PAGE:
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Experience part of Cherokee history
Visitors are given a passport taking them back to 1760 when they visit the Oconaluftee Indian Village. The village features re-enactments depicting Cherokee way of life during a period in history where their culture underwent rapid change. Harrah’s Casino offers entertainment and four-star hotel experience nearby for visitors.
— Compiled by staff writer Beth Burger, email@example.com or 423-757-6406
BONFIRES AND STORYTELLERS
A view of Cherokee life more than two centuries ago
• The Oconaluftee Indian Village is open from May 1 to Oct. 20 and is located at 218 Drama Road in Cherokee. Gates open at 9 a.m. and the last tour is at 4 p.m. Guided tours are every half hour. Tickets for adults are $18, children are $10 and anyone under 5 is free.
• During the summer months, the village has bonfires complete with Indian storytellers Thursday, Friday and Saturdays at 7 p.m.
• Visitors can tour the working village which dates back to the 1760s allowing them to interact with villagers as canoes are hulled, pottery is crafted and baskets are woven. There are reenactments and demonstrations as well as hands-on art classes for children.
Source: Cherokee Smokies website
GAMBLING AND DINING
Stay, pay and play
• Harrah’s Cherokee casino, located at 777 Casino Drive, is paired with a four-star hotel that is 21 stories tall offering 1,108 rooms.
• The 80,000-square-foot casino operates 24 hours a day and features 3,500 video gaming machines.
• The casino features several restaurants inside, including Paula Deen’s Kitchen.
Source: Harrah’s website and Cherokee County Chamber of Commerce
WATERFALLS AND TRAILS
Visit the tall falls
• Mingo Falls is considered to be one of the tallest waterfalls in the southern Appalachian Mountains and measures 120 feet tall. The falls are located on the reservation just outside Great Smoky Mountains National Park.
• The hike to the falls on the Pigeon Creek Trail is about 0.4 miles long and is considered “moderate” in difficulty, according to the Park Service.
• To access the falls, drive south on U.S. 441 from the Oconaluftee Visitors Center and take the second left on Big Cove Road. At the first stop sign, take a left and drive nearly five miles to Mingo Falls campground where the trail begins.
Source: National Parks Service
100 years reflecting on Cherokee heritage
• 100th annual Cherokee Indian Fair: The fair features artwork, traditional Cherokee food, live music, rides and games and fireworks.
• There will be traditional Cherokee contests and competitions, including stickball games. The festival takes place Oct. 2 at the Cherokee Indian Fair Grounds, 545 Tsali Blvd.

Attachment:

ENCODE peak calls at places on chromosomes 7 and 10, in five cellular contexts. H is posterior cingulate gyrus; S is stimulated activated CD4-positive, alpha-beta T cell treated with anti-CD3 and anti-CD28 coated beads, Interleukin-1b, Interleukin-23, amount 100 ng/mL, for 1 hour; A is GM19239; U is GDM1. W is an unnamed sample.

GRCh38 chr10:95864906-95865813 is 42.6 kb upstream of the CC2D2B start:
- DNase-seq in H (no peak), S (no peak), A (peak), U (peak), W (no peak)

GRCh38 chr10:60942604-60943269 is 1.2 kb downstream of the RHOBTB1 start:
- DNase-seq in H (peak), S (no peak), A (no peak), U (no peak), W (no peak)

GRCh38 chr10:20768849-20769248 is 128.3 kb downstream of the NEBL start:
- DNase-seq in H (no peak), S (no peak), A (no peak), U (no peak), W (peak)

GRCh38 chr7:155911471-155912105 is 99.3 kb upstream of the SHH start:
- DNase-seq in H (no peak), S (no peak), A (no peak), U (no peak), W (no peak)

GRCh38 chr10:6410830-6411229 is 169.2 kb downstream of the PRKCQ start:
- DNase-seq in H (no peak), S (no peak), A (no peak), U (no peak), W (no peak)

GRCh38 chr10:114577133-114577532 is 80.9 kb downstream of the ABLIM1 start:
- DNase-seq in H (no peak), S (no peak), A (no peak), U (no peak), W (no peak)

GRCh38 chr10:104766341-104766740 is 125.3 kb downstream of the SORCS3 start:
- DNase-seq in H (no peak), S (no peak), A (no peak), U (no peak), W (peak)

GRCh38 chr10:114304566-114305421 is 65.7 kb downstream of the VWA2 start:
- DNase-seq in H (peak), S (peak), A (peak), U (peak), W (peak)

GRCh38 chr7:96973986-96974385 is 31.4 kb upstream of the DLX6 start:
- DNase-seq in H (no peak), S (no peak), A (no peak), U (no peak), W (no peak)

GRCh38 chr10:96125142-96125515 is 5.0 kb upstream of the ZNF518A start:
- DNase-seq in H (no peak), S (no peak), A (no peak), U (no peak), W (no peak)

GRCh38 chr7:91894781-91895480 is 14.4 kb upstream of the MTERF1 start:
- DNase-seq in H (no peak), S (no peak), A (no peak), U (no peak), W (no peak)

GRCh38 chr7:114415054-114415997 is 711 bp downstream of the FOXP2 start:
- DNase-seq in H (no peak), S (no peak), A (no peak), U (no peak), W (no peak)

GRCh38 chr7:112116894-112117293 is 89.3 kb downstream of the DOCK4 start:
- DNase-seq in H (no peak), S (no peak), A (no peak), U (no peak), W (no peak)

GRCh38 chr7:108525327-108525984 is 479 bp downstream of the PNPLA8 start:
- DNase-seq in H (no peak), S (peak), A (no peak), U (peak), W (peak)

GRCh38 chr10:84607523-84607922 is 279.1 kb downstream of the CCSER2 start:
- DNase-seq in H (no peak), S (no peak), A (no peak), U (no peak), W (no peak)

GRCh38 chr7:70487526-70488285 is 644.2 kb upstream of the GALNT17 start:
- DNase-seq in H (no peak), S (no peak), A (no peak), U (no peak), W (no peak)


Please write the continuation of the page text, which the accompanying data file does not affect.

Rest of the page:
• Authentic artwork can be purchased year round at an artist co-op, Qualla Arts and Crafts Mutual, which has about 250 members.
• Qualla Arts is located at 645 Tsali Blvd. across from the museum. For more information, call 828-497-3103 or visit quallaartsandcrafts.com.
Source: Cherokee County Chamber of Commerce and quallaartsandcrafts.com.
BEST PLACE IN TOWN TO EAT AND WHY
Belly up to the buffet
• The local favorite is Granny’s Kitchen located at 1098 Paint Town Road. Granny’s, like many restaurants in the area, offers buffet-style service.
• Southern food is offered at the restaurant, including baked Alaskan cod with sliced almonds, baked ham with pineapple sauce, mashed potatoes, green beans, spiced apples and creamed corn.
Source: Cherokee Chamber of Commerce, Urbanspoon and www.grannyskitchencherokee.com
Cherokee life near the gateway to the Great Smoky Mountains
• Population: 2,138
• Biggest employers: Harrah’s Cherokee Casino and Hotel, Cherokee Tribal Government
• Number of miles from downtown Chattanooga: 149
• Landmarks or geographic features: The reservation is located at the foot of the Great Smoky Mountains National Park. It’s also near the entrance to Blue Ridge Parkway.
• Date founded: While the tribe has been in existence for centuries, the Cherokee adopted a constitution and organized a government in 1827.
• Most famous residents: Tsali and his family resisted migration out west in forced march known as the Trail of Tears. In a deal with authorities after one soldier was killed, Tsali and his family gave themselves up in a selfless act and, after his execution, some of the Cherokee could remain in their homeland. U.S. Highway 441 North is named in his honor.
• Odd/unique traditions: A ramp, which is similar to an onion, has a festival showcasing the vegetable each year. It’s a traditional Cherokee food.
• Unique characteristics/fun fact: The reservation is known for artwork featuring painted bears.
Source: Cherokee County Chamber of Commerce, US Census records and ncmuseumofhistory.org